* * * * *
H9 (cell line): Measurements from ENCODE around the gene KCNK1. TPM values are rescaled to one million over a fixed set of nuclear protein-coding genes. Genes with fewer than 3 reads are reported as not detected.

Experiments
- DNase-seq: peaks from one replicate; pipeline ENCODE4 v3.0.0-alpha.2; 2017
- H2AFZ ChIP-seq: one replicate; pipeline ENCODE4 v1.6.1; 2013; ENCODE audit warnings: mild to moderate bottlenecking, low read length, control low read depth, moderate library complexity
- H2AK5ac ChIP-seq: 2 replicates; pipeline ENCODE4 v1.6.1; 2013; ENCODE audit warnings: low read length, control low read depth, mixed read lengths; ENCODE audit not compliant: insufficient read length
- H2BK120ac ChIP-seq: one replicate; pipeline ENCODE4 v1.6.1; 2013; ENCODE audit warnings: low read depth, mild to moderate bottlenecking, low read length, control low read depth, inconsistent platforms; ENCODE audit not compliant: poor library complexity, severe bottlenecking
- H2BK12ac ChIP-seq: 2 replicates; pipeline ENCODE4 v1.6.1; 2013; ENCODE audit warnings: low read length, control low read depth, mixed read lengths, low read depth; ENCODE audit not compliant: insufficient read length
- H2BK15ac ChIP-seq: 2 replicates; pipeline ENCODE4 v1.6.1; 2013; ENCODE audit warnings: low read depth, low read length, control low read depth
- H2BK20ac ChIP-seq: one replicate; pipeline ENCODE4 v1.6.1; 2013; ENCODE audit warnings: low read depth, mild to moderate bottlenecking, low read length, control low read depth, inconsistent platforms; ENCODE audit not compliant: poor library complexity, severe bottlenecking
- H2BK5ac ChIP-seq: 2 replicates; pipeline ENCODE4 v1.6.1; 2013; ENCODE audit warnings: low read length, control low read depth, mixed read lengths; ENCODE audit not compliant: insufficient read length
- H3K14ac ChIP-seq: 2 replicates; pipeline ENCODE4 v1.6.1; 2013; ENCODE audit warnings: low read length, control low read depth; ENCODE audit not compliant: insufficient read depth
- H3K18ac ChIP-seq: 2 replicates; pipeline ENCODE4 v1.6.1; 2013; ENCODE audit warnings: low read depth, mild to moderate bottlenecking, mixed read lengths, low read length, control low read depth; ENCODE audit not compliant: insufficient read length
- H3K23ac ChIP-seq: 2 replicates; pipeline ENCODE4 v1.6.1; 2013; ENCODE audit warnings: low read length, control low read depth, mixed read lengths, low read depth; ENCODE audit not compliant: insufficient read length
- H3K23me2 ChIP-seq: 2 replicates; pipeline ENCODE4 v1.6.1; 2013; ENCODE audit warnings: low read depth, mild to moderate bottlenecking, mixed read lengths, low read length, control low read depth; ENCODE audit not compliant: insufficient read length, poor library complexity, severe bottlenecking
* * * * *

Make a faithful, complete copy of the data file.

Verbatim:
H9 (cell line): Measurements from ENCODE around the gene KCNK1. TPM values are rescaled to one million over a fixed set of nuclear protein-coding genes. Genes with fewer than 3 reads are reported as not detected.

Experiments
- DNase-seq: peaks from one replicate; pipeline ENCODE4 v3.0.0-alpha.2; 2017
- H2AFZ ChIP-seq: one replicate; pipeline ENCODE4 v1.6.1; 2013; ENCODE audit warnings: mild to moderate bottlenecking, low read length, control low read depth, moderate library complexity
- H2AK5ac ChIP-seq: 2 replicates; pipeline ENCODE4 v1.6.1; 2013; ENCODE audit warnings: low read length, control low read depth, mixed read lengths; ENCODE audit not compliant: insufficient read length
- H2BK120ac ChIP-seq: one replicate; pipeline ENCODE4 v1.6.1; 2013; ENCODE audit warnings: low read depth, mild to moderate bottlenecking, low read length, control low read depth, inconsistent platforms; ENCODE audit not compliant: poor library complexity, severe bottlenecking
- H2BK12ac ChIP-seq: 2 replicates; pipeline ENCODE4 v1.6.1; 2013; ENCODE audit warnings: low read length, control low read depth, mixed read lengths, low read depth; ENCODE audit not compliant: insufficient read length
- H2BK15ac ChIP-seq: 2 replicates; pipeline ENCODE4 v1.6.1; 2013; ENCODE audit warnings: low read depth, low read length, control low read depth
- H2BK20ac ChIP-seq: one replicate; pipeline ENCODE4 v1.6.1; 2013; ENCODE audit warnings: low read depth, mild to moderate bottlenecking, low read length, control low read depth, inconsistent platforms; ENCODE audit not compliant: poor library complexity, severe bottlenecking
- H2BK5ac ChIP-seq: 2 replicates; pipeline ENCODE4 v1.6.1; 2013; ENCODE audit warnings: low read length, control low read depth, mixed read lengths; ENCODE audit not compliant: insufficient read length
- H3K14ac ChIP-seq: 2 replicates; pipeline ENCODE4 v1.6.1; 2013; ENCODE audit warnings: low read length, control low read depth; ENCODE audit not compliant: insufficient read depth
- H3K18ac ChIP-seq: 2 replicates; pipeline ENCODE4 v1.6.1; 2013; ENCODE audit warnings: low read depth, mild to moderate bottlenecking, mixed read lengths, low read length, control low read depth; ENCODE audit not compliant: insufficient read length
- H3K23ac ChIP-seq: 2 replicates; pipeline ENCODE4 v1.6.1; 2013; ENCODE audit warnings: low read length, control low read depth, mixed read lengths, low read depth; ENCODE audit not compliant: insufficient read length
- H3K23me2 ChIP-seq: 2 replicates; pipeline ENCODE4 v1.6.1; 2013; ENCODE audit warnings: low read depth, mild to moderate bottlenecking, mixed read lengths, low read length, control low read depth; ENCODE audit not compliant: insufficient read length, poor library complexity, severe bottlenecking